Using Handwritten Letters in Writing with C.D. Hersh (and W*n a book)

Today on the Elysian Fields tour, we have a rare interview at Laurie’s Paranormal Thoughts with Alex Warin! He was in a good mood for a change, so more talkative than usual. And I asked DJ the same set of questions, with a few variations, and you’ll see her responses next week. You can enter for the iPad and tour prizes at this stop.

And a review is supposed to go up at Frankie Blooding’s Bookshelf today; it wasn’t up yet as I wrote this at 6 a.m., but should be up later with another chance to enter for the iPad.

* * * *

Today, please help me welcome the husband/wife author team of C.D. Hersh to Preternatura.  Their most recent release is The Promised One (The Turning Stone Chronicles), published July 10 by Soul Mate Publishing.  The second book in the series, Blood Brothers, is tentatively set for release in 2014.

Two hearts creating everlasting love stories. Putting words and stories on paper is second nature to the co-authors. They’ve written separately since they were teenagers and discovered their unique, collaborative abilities in the mid-’90s. As high school sweethearts and husband and wife, Catherine and Donald believe in true love and happily ever after. Together they have co-authored a number of dramas, six which have been produced in Ohio, where they live. Their interactive Christmas production had five seasonal runs in their hometown and has been sold in Virginia, California, and Ohio. Their most recent collaborative writing efforts have been focused on romance.
When they aren’t collaborating on a book, they enjoy reading; singing; theatre and drama; traveling; remodeling houses (Donald has remodeled something in every home they’ve owned); and antiquing. Catherine, who loves gardening, has recently drawn Donald into her world as a day laborer. Catherine is an award-winning gardener — you can see some of her garden on their website.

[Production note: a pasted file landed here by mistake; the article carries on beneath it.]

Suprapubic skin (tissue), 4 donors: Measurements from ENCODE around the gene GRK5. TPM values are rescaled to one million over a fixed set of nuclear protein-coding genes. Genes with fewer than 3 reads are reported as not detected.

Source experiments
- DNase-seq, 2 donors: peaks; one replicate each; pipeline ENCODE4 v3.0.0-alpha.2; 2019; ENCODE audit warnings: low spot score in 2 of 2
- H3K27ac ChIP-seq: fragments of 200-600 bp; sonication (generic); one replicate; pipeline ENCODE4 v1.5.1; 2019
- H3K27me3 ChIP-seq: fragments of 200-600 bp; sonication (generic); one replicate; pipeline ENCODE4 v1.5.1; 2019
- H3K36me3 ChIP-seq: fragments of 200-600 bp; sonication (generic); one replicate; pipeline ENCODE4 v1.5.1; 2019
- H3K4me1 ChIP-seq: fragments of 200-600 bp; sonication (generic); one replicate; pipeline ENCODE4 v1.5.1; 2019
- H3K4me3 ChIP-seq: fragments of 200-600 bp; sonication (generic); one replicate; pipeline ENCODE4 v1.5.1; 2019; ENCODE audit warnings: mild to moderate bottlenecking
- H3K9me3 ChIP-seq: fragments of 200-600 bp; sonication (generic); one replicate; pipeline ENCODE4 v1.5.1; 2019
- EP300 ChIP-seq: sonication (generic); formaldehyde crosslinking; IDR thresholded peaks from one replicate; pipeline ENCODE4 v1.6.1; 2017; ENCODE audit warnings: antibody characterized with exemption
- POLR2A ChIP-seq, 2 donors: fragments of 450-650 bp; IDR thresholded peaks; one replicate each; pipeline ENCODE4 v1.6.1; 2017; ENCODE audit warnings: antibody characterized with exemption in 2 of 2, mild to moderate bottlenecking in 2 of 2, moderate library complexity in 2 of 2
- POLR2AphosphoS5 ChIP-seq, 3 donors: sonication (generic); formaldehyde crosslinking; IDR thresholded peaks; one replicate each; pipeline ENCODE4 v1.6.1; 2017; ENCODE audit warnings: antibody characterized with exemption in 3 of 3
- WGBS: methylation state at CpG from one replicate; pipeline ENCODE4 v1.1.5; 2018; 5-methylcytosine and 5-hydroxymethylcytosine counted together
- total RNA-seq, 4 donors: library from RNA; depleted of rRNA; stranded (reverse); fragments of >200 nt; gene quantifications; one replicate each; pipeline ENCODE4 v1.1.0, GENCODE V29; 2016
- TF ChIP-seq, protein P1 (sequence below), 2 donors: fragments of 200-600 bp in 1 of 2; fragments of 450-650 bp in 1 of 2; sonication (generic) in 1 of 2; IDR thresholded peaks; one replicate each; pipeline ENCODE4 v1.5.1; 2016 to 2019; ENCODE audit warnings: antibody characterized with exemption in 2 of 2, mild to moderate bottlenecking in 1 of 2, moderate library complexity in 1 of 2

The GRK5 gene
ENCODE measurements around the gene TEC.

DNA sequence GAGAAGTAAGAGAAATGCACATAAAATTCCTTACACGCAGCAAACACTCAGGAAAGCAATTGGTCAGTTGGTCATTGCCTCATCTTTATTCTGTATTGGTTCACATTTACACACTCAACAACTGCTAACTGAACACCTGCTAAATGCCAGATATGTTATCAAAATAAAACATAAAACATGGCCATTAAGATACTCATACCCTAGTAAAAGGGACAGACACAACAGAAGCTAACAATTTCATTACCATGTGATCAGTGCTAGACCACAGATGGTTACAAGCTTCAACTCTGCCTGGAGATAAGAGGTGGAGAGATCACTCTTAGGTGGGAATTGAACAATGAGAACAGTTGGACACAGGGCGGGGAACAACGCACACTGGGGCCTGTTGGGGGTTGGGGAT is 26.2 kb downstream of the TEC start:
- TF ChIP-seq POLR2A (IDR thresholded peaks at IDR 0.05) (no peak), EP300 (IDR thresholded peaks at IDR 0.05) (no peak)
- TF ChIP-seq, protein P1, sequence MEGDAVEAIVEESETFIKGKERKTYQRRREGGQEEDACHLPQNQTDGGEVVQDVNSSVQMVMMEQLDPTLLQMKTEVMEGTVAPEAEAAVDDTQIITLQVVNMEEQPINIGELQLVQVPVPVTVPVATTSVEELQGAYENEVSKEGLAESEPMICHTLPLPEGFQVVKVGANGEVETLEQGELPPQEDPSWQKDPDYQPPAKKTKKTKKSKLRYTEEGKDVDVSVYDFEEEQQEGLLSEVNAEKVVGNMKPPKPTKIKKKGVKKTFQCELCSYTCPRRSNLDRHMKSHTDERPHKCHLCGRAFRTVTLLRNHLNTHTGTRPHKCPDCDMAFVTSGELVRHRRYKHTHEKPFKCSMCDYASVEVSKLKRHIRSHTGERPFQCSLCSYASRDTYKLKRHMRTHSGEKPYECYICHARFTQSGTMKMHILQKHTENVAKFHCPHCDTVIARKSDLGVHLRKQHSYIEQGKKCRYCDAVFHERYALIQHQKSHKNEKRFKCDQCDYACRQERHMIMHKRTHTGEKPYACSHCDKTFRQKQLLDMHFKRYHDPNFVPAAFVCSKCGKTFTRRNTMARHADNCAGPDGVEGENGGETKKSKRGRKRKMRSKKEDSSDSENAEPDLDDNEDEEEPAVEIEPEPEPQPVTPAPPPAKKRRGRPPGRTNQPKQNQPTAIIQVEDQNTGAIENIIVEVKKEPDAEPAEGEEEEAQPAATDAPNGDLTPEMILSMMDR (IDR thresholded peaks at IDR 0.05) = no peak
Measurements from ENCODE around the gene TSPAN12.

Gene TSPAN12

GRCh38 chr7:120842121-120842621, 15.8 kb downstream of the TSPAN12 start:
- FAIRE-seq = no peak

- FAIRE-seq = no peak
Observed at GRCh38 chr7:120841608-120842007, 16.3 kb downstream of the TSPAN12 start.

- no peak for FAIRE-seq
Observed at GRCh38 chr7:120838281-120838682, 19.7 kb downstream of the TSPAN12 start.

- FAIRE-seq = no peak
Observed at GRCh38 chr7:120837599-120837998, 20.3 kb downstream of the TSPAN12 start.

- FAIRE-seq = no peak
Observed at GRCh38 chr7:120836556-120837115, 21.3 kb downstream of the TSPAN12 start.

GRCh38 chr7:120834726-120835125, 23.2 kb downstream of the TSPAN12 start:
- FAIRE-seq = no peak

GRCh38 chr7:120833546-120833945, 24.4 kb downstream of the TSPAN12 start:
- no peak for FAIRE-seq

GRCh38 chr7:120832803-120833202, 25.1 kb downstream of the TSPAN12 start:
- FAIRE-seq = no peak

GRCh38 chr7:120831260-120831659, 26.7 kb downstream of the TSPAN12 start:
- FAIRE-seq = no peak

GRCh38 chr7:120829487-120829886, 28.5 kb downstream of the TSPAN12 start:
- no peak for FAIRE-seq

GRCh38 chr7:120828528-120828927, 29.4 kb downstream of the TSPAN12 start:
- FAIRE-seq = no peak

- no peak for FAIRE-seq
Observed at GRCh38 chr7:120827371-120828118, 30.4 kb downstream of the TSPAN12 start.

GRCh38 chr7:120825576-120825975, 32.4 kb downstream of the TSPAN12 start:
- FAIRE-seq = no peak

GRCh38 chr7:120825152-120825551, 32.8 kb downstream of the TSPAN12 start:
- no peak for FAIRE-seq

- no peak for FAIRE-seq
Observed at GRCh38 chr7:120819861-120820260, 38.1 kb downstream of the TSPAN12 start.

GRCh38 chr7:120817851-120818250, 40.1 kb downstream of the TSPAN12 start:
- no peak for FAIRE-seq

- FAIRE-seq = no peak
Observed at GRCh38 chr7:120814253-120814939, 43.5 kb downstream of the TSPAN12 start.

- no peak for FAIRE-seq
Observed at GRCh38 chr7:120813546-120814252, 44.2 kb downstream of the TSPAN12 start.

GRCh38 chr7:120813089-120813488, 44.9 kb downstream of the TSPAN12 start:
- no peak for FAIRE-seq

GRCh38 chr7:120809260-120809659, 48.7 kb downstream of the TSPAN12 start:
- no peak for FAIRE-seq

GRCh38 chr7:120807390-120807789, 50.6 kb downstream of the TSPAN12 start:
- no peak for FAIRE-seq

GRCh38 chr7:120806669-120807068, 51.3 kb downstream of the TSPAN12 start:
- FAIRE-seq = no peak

They are looking forward to many years of co-authoring and book sales, and a lifetime of happily-ever-after endings on the page and in real life.  You can learn more about Catherine and Donald by visiting their website or by visiting them on  Facebook. 
ABOUT THE PROMISED ONE:  In the wrong hands, the Turning Stone ring is a powerful weapon for evil. So, when homicide detective Alexi Jordan discovers her secret society mentor has been murdered and his magic ring stolen, she is forced to use her shape-shifting powers to catch the killer. By doing so, she risks the two most important things in her life—her badge and the man she loves. Rhys Temple always knew his fiery cop partner and would-be-girlfriend, Alexi Jordan, had a few secrets. He considers that part of her charm. But when she changes into a man, he doesn’t find that as charming. He’ll keep her secret to keep her safe, but he’s not certain he can keep up a relationship—professional or personal. Danny Shaw needs cash for the elaborate wedding his fiancée has planned, so he goes on a mugging spree. But when he kills a member of the secret society of Turning Stones, and steals a magic ring that gives him the power to shape shift, Shaw gets more than he bargained for.
And now, let’s hear from Catherine and Donald…
Using Letters in Your Books

Before you think, “I know how to use letters,” you should know we are not talking about the “ABCDEFG” letters one uses to form words, but written letters sent through the mail, penned by hand, folded into envelopes with postage stamps and return addresses, and delivered by the postman. Yes, we realize the art of letter writing is disappearing, but it’s an art form worth saving in today’s world of instant email, twitter and facebook communication.

Recently, Donald was helping an aunt go through boxes of old letters written by his deceased uncle. The letters, written to his first wife and mother, covered the period of the couple’s early romance, his service as an Air Force pilot in WWII over Europe, and the time frame during the Korean War. In the missives, he wrote about his feelings and described what was going on in the war arenas. A huge amount of historical information, insight about this time frame, and personal tidbits about Donald’s uncle were revealed in the two days spent reading these letters